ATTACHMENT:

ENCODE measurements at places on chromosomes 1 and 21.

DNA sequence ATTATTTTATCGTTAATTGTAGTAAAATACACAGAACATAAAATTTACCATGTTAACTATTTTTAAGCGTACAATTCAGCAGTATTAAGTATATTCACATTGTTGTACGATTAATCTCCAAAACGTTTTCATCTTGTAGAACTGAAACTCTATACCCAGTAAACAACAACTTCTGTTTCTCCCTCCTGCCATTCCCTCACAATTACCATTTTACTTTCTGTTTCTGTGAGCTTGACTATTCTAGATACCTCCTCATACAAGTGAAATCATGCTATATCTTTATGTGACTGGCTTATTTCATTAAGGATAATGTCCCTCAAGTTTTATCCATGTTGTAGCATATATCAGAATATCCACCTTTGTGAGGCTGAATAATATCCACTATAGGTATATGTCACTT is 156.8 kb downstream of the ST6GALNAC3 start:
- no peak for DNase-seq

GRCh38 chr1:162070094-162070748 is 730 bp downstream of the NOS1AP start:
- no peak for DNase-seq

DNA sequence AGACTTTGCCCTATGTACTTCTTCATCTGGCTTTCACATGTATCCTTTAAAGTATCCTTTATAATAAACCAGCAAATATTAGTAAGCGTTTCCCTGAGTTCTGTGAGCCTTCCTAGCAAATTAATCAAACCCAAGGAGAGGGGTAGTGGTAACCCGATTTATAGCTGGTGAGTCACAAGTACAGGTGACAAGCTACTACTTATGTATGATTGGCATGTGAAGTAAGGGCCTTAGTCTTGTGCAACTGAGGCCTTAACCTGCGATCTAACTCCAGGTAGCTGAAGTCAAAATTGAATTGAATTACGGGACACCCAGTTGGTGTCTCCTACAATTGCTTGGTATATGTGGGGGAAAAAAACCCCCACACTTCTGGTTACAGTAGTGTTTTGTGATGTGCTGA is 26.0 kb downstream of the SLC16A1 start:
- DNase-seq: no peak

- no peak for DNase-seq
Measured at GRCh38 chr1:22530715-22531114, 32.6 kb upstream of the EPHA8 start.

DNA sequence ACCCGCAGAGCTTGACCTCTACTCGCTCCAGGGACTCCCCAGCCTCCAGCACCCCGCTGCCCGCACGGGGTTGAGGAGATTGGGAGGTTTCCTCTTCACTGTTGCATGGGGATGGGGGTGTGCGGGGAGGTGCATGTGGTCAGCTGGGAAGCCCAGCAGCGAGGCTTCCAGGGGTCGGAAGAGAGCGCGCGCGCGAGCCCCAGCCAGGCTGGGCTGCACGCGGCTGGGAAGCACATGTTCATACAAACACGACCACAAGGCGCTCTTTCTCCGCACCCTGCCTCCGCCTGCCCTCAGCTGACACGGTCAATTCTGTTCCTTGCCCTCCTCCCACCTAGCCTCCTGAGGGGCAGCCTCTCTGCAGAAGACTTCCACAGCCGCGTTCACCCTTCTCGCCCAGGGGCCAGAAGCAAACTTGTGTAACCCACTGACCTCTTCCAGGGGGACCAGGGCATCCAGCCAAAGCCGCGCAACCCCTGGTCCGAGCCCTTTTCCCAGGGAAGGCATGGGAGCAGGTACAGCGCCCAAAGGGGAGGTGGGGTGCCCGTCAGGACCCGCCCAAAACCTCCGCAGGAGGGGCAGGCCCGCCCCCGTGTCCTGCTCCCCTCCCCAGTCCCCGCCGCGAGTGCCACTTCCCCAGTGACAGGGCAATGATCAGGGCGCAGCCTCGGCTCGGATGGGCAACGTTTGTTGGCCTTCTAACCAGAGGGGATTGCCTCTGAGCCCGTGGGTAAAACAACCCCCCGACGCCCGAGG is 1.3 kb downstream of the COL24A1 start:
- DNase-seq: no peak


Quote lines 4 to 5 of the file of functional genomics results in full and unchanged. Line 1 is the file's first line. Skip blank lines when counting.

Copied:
GRCh38 chr1:162070094-162070748 is 730 bp downstream of the NOS1AP start:
- no peak for DNase-seq